The art of the interview

The art of the interview

~ Maria Ford

Interviewing is a critical part of the Essential Story Process. I also provide interviewing services to creative agencies that incorporate first-person research into their processes. My specialization is what I call “high-yield” interviews, meaning conversations that surface valuable, sometimes hidden information and trends that cannot be obtained through other means.

To hone my skills, I recently took a workshop called The Art of the Interview with Lawrence Scanlan. Part of the experience was conducting a live interview of another person in the workshop. Through my colleagues’ feedback, I realized that my interviewing skills derive from a mix of areas of practice that may seem unrelated. I share them here for clients and colleagues alike:

Energy matching, learned through partner dance.

In partner dance, we learn to use posture, eye contact, physical connection, and emotional intention to communicate. A related skill is connection-matching. By paying attention to the partner’s connection, you can match it, and once you’re in sync, you can then begin to influence the conversation to move in other directions.

While I am not matching or trying to influence my interview subject’s physical connection, I am highly tuned to their energy and use my own energy to work with that: to create rapid trust and intimacy; to encourage, to acknowledge, to show interest, to steer the conversation in a particular direction when it could go any number of other interesting ways.

Deep listening, learned through facilitation.

At certain points, I will steer an interview to go a little deeper, or will pause and reflect to my subject what I have understood them to say. It’s not unusual for my subjects to say they articulated thoughts for the first time in an interview with me. That makes the process valuable to them and worth the time they have spent giving the interview.

Here, my training as a Facilitator for Writers Collective of Canada (WCC) comes into play. In WCC community writing workshops, listening is as important as writing; we are taught how to listen deeply and we practice it in every workshop. While I’ve always been a listener, I learned to listen deeply with WCC.

Ad-libbing, learned through teaching.

I research and prepare every interview, but I can’t know what the subject will say or how they will show up—in what mood or what frame of mind. If I stick rigidly to a pre-planned agenda, then I can’t deeply listen; if I don’t deeply listen, then I can’t adjust to what the subject needs in that moment. Adjusting, “going with the flow”, is critical because the point of an effective interview is to obtain information that can’t be obtained in any other way.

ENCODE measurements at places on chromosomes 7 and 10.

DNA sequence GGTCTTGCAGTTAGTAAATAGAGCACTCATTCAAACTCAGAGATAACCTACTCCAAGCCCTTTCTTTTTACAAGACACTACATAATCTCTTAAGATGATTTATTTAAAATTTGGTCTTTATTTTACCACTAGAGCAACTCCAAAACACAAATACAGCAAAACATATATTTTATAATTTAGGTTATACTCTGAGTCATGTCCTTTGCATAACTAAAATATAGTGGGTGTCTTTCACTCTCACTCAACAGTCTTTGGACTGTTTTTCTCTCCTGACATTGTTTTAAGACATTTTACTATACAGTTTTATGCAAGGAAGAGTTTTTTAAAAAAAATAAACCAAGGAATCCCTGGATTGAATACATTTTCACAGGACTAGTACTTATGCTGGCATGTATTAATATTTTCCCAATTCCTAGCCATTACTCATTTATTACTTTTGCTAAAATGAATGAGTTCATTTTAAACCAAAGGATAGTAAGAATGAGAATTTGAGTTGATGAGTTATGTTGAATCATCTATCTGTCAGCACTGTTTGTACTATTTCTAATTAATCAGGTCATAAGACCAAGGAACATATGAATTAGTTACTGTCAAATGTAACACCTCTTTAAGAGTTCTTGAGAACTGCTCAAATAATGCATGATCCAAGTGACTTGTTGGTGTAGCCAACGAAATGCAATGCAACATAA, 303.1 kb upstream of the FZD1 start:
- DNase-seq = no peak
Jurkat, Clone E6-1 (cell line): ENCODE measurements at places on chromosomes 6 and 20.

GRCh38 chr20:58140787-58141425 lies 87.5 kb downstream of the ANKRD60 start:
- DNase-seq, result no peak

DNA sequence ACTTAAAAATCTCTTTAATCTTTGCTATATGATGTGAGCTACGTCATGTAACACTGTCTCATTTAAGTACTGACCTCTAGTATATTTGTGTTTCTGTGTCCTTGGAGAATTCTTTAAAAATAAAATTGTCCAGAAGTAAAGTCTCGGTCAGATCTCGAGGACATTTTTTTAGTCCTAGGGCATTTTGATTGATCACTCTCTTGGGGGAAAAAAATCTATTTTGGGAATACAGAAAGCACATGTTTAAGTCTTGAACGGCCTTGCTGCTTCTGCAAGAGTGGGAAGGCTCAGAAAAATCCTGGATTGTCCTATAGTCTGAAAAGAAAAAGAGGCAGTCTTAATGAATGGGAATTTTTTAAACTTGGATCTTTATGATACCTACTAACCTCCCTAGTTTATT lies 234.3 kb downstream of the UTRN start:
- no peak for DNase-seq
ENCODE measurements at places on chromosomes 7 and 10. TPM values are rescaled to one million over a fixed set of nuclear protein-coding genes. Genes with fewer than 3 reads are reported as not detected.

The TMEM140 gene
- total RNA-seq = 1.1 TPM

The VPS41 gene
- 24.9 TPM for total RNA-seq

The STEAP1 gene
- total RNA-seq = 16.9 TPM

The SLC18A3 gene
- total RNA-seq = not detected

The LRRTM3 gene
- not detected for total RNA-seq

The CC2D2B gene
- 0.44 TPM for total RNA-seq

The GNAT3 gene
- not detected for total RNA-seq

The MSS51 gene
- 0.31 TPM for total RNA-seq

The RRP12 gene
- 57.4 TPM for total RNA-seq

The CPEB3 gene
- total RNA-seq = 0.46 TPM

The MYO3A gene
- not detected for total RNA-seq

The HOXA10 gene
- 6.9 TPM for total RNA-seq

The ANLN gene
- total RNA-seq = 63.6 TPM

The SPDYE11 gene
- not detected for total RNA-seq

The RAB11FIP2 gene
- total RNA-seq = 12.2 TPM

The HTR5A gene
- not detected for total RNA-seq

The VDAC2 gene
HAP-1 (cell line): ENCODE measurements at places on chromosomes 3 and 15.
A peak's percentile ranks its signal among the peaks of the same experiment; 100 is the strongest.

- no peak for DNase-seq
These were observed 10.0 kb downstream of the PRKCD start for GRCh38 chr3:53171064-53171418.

My experience teaching large groups of adults in various settings has honed my ability to ad-lib through unpredictable interactions. The best lesson plan is the one that you can let go of and still arrive at the intended result. That’s true of interview plans, too. I’ll add here that the long-term benefits of meditation help—ad-libbing isn’t possible unless you are completely present in the moment.

“Because the point of an effective interview is to obtain information that can’t be obtained in any other way, the best interview plan is the one that you can let go of and still arrive at the intended result.”

Meaningful questioning, learned through content marketing.

The “arc” of an interview refers to the journey my subject and I take based on how I structure and guide the conversation. Through years of meeting with subject matter experts, executives, customers, and partners to obtain information needed to write case studies, success stories, white papers, profiles, and more, I learned that the best responses would emerge when I asked questions with answers only that person can give.

“The best responses emerge when I ask questions with answers only that person can give.”

It is exceptional how generous people are with their time when they have the opportunity to reflect on topics that bring them closer to themselves or to their areas of interest.

Conducting informational and emotional-response interviews with my clients’ customers, members, and other stakeholders is part of my consulting portfolio. To gain deep insight into how your organization, brand, product/service, initiative, or team is perceived and received by others, please reach out.

The Marginalian once summarized Ursula K Le Guin’s “amoeba sex” concept of effective communication, and I felt inspired to share it as part of the conversation of this blog topic.